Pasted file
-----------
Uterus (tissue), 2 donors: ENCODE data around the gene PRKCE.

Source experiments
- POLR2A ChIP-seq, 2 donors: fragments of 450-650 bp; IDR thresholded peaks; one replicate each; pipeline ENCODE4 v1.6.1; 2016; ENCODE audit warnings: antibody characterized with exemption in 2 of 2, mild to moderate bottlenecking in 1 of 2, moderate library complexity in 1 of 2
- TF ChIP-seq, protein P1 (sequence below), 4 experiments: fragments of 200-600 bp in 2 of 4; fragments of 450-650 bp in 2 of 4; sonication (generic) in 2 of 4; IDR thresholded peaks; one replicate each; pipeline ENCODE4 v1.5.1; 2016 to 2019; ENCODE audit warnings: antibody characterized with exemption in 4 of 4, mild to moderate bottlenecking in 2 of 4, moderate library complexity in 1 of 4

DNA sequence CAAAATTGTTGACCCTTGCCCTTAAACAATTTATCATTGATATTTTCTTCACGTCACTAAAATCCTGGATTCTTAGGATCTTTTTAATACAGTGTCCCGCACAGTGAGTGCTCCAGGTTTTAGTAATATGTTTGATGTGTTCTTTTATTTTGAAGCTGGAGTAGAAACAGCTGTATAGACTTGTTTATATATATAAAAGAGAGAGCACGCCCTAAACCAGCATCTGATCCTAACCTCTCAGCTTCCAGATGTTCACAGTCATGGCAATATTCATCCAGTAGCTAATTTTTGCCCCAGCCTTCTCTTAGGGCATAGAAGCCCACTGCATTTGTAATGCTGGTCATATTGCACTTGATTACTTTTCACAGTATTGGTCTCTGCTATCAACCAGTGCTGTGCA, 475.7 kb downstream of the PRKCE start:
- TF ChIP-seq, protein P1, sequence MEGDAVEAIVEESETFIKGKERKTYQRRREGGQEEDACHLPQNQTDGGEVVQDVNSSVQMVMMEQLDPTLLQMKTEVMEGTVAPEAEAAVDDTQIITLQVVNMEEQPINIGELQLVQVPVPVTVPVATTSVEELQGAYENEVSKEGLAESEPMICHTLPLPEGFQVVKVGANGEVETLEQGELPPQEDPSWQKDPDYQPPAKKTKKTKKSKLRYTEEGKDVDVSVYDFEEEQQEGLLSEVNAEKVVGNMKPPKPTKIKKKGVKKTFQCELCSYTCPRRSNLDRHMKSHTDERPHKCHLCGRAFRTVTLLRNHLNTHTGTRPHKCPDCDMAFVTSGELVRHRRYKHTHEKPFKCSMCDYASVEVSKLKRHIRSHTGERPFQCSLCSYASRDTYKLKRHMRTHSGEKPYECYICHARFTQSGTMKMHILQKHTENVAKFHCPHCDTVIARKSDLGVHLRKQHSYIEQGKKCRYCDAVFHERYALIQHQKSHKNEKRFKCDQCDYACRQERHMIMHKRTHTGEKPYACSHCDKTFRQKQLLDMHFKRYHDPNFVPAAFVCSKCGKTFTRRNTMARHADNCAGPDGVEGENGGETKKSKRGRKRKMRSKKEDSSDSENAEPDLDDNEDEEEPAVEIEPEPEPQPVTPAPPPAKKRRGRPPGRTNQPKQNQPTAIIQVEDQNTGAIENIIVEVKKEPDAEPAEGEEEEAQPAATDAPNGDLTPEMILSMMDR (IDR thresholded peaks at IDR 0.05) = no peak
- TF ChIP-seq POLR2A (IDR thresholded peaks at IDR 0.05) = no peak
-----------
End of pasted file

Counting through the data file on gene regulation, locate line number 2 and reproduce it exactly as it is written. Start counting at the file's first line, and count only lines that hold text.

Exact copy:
Source experiments